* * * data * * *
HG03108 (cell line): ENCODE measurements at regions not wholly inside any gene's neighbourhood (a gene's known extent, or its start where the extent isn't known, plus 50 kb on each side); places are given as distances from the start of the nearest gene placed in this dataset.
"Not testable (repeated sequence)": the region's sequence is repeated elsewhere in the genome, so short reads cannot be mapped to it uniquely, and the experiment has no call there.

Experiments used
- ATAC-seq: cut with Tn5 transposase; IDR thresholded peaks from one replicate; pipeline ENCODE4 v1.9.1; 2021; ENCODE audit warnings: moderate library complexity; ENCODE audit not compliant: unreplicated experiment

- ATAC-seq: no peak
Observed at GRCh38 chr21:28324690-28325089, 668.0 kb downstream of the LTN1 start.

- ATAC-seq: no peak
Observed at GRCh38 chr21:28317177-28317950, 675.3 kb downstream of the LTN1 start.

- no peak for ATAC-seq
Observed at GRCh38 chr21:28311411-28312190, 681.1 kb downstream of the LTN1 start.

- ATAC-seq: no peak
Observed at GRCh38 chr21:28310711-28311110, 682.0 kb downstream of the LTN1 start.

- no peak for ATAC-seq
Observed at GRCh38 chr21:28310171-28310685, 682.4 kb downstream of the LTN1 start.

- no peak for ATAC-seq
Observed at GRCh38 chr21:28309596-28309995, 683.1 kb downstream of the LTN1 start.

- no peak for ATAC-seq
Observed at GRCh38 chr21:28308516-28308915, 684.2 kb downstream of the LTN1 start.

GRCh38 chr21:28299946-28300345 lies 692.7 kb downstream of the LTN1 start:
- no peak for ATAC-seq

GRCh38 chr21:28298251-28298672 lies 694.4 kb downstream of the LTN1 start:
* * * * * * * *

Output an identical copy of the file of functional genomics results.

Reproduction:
HG03108 (cell line): ENCODE measurements at regions not wholly inside any gene's neighbourhood (a gene's known extent, or its start where the extent isn't known, plus 50 kb on each side); places are given as distances from the start of the nearest gene placed in this dataset.
"Not testable (repeated sequence)": the region's sequence is repeated elsewhere in the genome, so short reads cannot be mapped to it uniquely, and the experiment has no call there.

Experiments used
- ATAC-seq: cut with Tn5 transposase; IDR thresholded peaks from one replicate; pipeline ENCODE4 v1.9.1; 2021; ENCODE audit warnings: moderate library complexity; ENCODE audit not compliant: unreplicated experiment

- ATAC-seq: no peak
Observed at GRCh38 chr21:28324690-28325089, 668.0 kb downstream of the LTN1 start.

- ATAC-seq: no peak
Observed at GRCh38 chr21:28317177-28317950, 675.3 kb downstream of the LTN1 start.

- no peak for ATAC-seq
Observed at GRCh38 chr21:28311411-28312190, 681.1 kb downstream of the LTN1 start.

- ATAC-seq: no peak
Observed at GRCh38 chr21:28310711-28311110, 682.0 kb downstream of the LTN1 start.

- no peak for ATAC-seq
Observed at GRCh38 chr21:28310171-28310685, 682.4 kb downstream of the LTN1 start.

- no peak for ATAC-seq
Observed at GRCh38 chr21:28309596-28309995, 683.1 kb downstream of the LTN1 start.

- no peak for ATAC-seq
Observed at GRCh38 chr21:28308516-28308915, 684.2 kb downstream of the LTN1 start.

GRCh38 chr21:28299946-28300345 lies 692.7 kb downstream of the LTN1 start:
- no peak for ATAC-seq

GRCh38 chr21:28298251-28298672 lies 694.4 kb downstream of the LTN1 start: